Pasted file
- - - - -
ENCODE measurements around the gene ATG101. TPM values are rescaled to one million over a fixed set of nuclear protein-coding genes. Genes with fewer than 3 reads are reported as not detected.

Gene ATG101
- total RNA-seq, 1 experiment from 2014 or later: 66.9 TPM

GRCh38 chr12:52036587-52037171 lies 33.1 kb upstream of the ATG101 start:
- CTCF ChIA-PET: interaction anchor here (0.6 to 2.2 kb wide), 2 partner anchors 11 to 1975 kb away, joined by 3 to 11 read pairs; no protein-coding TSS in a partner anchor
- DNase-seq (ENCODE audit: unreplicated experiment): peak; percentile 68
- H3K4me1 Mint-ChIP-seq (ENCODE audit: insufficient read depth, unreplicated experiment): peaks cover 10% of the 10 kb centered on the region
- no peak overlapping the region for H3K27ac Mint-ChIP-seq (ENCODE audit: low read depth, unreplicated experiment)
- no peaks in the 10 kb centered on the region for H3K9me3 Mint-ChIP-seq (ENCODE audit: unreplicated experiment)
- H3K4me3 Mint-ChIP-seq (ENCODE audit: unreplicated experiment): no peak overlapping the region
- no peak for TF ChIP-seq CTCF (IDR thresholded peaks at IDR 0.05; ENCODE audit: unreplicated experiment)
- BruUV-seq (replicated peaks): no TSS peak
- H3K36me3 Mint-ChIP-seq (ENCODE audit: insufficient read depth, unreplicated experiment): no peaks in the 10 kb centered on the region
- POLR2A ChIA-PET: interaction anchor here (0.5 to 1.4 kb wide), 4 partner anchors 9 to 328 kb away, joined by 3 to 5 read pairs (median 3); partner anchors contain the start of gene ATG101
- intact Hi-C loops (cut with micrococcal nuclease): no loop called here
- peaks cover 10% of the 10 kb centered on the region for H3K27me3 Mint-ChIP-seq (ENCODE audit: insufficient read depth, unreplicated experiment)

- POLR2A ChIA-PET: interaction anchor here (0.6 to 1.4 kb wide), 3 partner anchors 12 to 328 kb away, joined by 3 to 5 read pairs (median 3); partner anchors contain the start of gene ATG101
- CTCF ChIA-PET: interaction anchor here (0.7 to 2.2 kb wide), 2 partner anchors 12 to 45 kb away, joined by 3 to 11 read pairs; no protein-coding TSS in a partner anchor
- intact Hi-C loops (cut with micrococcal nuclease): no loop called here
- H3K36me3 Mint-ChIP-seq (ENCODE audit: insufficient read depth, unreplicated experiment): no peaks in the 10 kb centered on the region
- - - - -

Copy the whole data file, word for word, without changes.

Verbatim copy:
ENCODE measurements around the gene ATG101. TPM values are rescaled to one million over a fixed set of nuclear protein-coding genes. Genes with fewer than 3 reads are reported as not detected.

Gene ATG101
- total RNA-seq, 1 experiment from 2014 or later: 66.9 TPM

GRCh38 chr12:52036587-52037171 lies 33.1 kb upstream of the ATG101 start:
- CTCF ChIA-PET: interaction anchor here (0.6 to 2.2 kb wide), 2 partner anchors 11 to 1975 kb away, joined by 3 to 11 read pairs; no protein-coding TSS in a partner anchor
- DNase-seq (ENCODE audit: unreplicated experiment): peak; percentile 68
- H3K4me1 Mint-ChIP-seq (ENCODE audit: insufficient read depth, unreplicated experiment): peaks cover 10% of the 10 kb centered on the region
- no peak overlapping the region for H3K27ac Mint-ChIP-seq (ENCODE audit: low read depth, unreplicated experiment)
- no peaks in the 10 kb centered on the region for H3K9me3 Mint-ChIP-seq (ENCODE audit: unreplicated experiment)
- H3K4me3 Mint-ChIP-seq (ENCODE audit: unreplicated experiment): no peak overlapping the region
- no peak for TF ChIP-seq CTCF (IDR thresholded peaks at IDR 0.05; ENCODE audit: unreplicated experiment)
- BruUV-seq (replicated peaks): no TSS peak
- H3K36me3 Mint-ChIP-seq (ENCODE audit: insufficient read depth, unreplicated experiment): no peaks in the 10 kb centered on the region
- POLR2A ChIA-PET: interaction anchor here (0.5 to 1.4 kb wide), 4 partner anchors 9 to 328 kb away, joined by 3 to 5 read pairs (median 3); partner anchors contain the start of gene ATG101
- intact Hi-C loops (cut with micrococcal nuclease): no loop called here
- peaks cover 10% of the 10 kb centered on the region for H3K27me3 Mint-ChIP-seq (ENCODE audit: insufficient read depth, unreplicated experiment)

- POLR2A ChIA-PET: interaction anchor here (0.6 to 1.4 kb wide), 3 partner anchors 12 to 328 kb away, joined by 3 to 5 read pairs (median 3); partner anchors contain the start of gene ATG101
- CTCF ChIA-PET: interaction anchor here (0.7 to 2.2 kb wide), 2 partner anchors 12 to 45 kb away, joined by 3 to 11 read pairs; no protein-coding TSS in a partner anchor
- intact Hi-C loops (cut with micrococcal nuclease): no loop called here
- H3K36me3 Mint-ChIP-seq (ENCODE audit: insufficient read depth, unreplicated experiment): no peaks in the 10 kb centered on the region